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A GIS policy approach for assessing the effect of fertilizers on the quality of drinking and irrigation water and wellhead protection zones (Crete, Greece)

Kourgialas, Nektarios N., Karatzas, George P., Koubouris, Georgios C.
Journal of environmental management 2017 v.189 pp. 150-159
animals, copper, crop production, crops, decision making, decision support systems, drinking, drinking water, fertilizer application, fertilizers, geographic information systems, groundwater, groundwater contamination, groundwater flow, iron, irrigation water, issues and policy, manganese, pollution load, quality of life, risk, seepage, trees, water quality, wellhead protection, wells, zinc, Crete, Greece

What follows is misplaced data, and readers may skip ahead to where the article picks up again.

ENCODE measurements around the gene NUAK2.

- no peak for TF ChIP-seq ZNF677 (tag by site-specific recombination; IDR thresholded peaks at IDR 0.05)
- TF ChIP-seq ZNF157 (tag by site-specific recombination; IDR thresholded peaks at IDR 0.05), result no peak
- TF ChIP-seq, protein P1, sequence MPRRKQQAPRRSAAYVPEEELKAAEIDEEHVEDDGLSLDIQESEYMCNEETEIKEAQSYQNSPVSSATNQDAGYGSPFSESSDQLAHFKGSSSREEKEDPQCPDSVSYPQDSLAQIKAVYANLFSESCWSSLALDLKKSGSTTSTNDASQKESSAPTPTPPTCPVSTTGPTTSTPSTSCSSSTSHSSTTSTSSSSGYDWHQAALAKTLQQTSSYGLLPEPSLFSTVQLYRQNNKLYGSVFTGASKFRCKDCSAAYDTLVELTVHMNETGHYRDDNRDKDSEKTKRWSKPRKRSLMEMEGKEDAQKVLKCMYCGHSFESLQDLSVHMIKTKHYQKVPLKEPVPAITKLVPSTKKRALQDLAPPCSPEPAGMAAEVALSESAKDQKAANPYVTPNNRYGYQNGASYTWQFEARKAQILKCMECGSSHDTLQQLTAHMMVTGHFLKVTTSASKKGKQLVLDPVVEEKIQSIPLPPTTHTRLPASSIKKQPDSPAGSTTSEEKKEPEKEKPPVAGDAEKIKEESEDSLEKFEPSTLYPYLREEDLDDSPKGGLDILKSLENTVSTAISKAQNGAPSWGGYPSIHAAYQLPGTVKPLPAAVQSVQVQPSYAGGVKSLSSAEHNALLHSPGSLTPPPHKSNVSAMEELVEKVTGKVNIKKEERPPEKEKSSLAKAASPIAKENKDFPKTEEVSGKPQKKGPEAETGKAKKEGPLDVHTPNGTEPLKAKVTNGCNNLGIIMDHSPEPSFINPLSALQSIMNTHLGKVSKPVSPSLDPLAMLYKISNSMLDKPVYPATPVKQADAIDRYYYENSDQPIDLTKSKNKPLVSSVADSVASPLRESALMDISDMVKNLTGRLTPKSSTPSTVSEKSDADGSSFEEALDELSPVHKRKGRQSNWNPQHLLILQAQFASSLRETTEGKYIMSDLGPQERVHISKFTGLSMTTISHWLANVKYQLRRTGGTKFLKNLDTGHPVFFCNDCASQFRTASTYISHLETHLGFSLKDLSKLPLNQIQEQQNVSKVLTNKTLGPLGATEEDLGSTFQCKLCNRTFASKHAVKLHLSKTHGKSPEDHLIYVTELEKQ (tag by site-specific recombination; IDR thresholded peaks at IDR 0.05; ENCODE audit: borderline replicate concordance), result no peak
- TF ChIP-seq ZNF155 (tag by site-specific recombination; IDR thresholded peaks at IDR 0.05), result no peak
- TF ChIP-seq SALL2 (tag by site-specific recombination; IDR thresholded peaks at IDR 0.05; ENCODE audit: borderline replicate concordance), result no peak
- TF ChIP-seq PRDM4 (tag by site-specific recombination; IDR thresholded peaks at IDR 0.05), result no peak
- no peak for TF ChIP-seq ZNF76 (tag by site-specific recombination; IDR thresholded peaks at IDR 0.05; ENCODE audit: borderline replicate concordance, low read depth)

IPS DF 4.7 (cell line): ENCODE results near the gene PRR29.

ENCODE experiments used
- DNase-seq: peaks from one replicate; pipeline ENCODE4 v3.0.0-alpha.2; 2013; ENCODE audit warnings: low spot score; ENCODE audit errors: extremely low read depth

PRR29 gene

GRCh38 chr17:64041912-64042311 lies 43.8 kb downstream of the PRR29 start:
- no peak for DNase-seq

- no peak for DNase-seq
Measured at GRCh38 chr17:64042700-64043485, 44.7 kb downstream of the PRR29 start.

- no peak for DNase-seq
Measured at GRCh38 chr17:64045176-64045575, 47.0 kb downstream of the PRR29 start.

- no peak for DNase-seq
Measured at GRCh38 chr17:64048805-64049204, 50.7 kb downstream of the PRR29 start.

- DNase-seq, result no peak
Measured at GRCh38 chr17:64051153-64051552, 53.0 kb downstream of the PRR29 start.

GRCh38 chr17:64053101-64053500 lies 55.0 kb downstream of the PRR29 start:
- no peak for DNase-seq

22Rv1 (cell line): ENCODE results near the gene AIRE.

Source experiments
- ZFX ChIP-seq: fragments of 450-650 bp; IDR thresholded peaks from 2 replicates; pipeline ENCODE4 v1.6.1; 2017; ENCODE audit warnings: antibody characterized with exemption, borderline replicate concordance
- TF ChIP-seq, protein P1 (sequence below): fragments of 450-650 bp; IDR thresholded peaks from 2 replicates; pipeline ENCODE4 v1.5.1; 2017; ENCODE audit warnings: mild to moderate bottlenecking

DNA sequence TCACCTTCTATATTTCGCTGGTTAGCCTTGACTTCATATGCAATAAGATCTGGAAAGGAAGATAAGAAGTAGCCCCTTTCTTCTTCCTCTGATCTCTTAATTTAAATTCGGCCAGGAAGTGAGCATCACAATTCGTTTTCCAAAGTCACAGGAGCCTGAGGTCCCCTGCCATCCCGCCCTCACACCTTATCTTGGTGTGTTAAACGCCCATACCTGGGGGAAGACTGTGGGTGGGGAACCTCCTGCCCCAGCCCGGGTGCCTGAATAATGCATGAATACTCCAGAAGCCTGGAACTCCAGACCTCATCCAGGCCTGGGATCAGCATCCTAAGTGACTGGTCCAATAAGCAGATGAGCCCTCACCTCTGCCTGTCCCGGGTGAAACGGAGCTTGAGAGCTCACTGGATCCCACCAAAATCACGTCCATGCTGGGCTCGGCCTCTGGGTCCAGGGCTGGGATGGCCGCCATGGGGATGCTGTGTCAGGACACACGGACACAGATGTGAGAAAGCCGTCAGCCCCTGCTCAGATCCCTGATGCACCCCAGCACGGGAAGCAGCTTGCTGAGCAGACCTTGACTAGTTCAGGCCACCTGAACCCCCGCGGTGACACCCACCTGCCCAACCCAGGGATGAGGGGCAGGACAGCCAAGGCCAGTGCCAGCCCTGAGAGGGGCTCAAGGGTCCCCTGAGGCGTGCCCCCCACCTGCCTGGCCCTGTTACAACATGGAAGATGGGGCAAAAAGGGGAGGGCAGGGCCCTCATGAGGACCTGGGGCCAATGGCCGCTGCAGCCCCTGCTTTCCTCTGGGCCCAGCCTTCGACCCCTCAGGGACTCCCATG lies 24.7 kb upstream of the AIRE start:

Fertilizers have undoubtedly contributed to the significant increase in yields worldwide and therefore to the considerable improvement of quality of life of man and animals. Today, attention is focussed on the risks imposed by agricultural fertilizers. These effects include the dissolution and transport of excess quantities of fertilizer major- and trace-elements to the groundwater that deteriorate the quality of drinking and irrigation water. In this study, a map for the Fertilizer Water Pollution Index (FWPI) was generated for assessing the impact of agricultural fertilizers on drinking and irrigation water quality. The proposed methodology was applied to one of the most intensively cultivated with tree crops area in Crete (Greece) where potential pollutant loads are derived exclusively from agricultural activities and groundwater is the main water source. In this region of 215 km², groundwater sampling data from 235 wells were collected over a 15-year time period and analyzed for the presence of anionic (ΝΟ⁻³, PO⁻³4) and cationic (K⁺¹, Fe⁺², Mn⁺², Zn⁺², Cu⁺², B⁺³) fertilizer trace elements. These chemicals are the components of the primary fertilizers used in local tree crop production. Eight factors/maps were considered in order to estimate the spatial distribution of groundwater contamination for each fertilizer element. The eight factors combined were used to generate the Fertilizer Water Pollution Index (FWPI) map indicating the areas with drinking/irrigation water pollution due to the high groundwater contamination caused by excessive fertilizer use. Moreover, by taking into consideration the groundwater flow direction and seepage velocity, the pathway through which groundwater supply become polluted can be predicted. The groundwater quality results show that a small part of the study area, about 8 km² (3.72%), is polluted or moderately polluted by the excessive use of fertilizers. Considering that in this area drinking water sources (wells) are located, this study highlights an analytic method for delineation wellhead protection zones. All these approaches were incorporated in a useful GIS decision support system that aids decision makers in the difficult task of protection groundwater resources.